Yet there are at least three good reasons to believe that the proposed 2015-2017 budget cuts and public authority are inseparable, and that administration’s struggle to gain the latter has been absent a concern that it would likely produce the former.

First, after the NBP failed in 2011, UW-Madison and other system schools happily accepted a block grant from the state, as opposed to General Program Revenue (GPR) enumerated by fund type, in order to get the chance to rewrite their own HR and personnel policies. Not incidentally, the block grant allocation also required modifying state statute 20.285 to deregulate previous restrictions on how tuition can and cannot be spent, and thus freed up the system in the use of that revenue stream. At the time, critics expressed concern that a block grant was one step in the direction of drastically limited or even ultimately non-existent state contributions, which is unfortunately what we are seeing this year.

Second, in 2012, the Task Force on Restructuring noted in a presentation to System leaders that, “WI was one of the highest regulated universities in the country” and recommended that the System gain greater control over things like building, procurement and compensation, all the while never expressing concern in documents that this might lead to crippling cuts. Much like the infamous Act 10, the redrafting of HR policies has weakened worker protections put in place by unions, such as seniority rules, and has created a merit pay system that campus unions have vocally opposed. Third, and most recently, departments and programs on UW-Madison’s campus were asked last year to run 2/4/6 percent budget reduction tests in anticipation of cuts that were never contested by the administration.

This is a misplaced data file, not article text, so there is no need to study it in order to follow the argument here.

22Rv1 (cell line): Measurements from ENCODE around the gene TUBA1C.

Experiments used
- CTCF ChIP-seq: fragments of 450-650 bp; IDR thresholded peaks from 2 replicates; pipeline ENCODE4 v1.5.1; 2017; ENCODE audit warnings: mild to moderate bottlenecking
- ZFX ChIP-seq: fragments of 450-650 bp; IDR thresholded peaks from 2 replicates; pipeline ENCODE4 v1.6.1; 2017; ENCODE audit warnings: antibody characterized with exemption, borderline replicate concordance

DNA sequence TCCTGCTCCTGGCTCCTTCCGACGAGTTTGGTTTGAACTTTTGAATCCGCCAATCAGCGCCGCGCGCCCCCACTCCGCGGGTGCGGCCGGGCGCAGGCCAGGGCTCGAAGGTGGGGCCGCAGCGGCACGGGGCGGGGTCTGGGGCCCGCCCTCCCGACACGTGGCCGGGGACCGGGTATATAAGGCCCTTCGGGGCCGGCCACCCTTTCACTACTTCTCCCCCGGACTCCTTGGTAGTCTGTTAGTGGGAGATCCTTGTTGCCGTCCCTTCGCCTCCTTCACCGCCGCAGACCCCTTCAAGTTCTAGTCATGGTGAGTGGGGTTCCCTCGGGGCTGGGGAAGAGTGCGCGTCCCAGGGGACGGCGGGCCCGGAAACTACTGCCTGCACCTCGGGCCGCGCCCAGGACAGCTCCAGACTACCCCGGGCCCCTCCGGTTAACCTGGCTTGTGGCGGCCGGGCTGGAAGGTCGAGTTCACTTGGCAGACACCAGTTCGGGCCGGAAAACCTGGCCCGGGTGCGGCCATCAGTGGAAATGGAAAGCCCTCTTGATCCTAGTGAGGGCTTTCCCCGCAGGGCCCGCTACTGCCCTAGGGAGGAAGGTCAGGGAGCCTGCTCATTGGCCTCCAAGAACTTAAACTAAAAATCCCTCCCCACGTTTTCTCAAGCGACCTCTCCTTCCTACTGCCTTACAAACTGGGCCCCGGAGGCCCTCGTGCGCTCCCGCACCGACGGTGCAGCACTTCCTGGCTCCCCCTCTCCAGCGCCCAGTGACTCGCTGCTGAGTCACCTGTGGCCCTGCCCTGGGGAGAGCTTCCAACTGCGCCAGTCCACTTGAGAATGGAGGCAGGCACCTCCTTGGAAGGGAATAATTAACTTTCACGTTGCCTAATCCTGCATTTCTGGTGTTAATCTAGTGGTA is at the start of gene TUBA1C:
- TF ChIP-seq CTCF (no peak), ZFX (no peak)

It thus appears that the UW-System administration has seen the cuts as an opportunity on which they could capitalize.  In the context of this ongoing university campaign, Gov. Walker's proposed exchange of "public authority" status for cuts is not the result of a genuine budget crisis but of years of the UW-System actively trading off cuts for piecemeal autonomy. This helps explain why the messaging coming out of UW-Madison is not that we cannot afford cuts at all, but that the current proposed cuts are simply too big to be absorbed immediately. In her first address to Faculty Senate,  UW-Madison Chancellor Blank implied as much when she stated that, “We cannot do [the cuts] in one year; it is not possible,” and that “I wouldn’t say this is an utter disaster for the university, but we have some serious changes to make in our operations and all of you are going to feel that in some way or another.”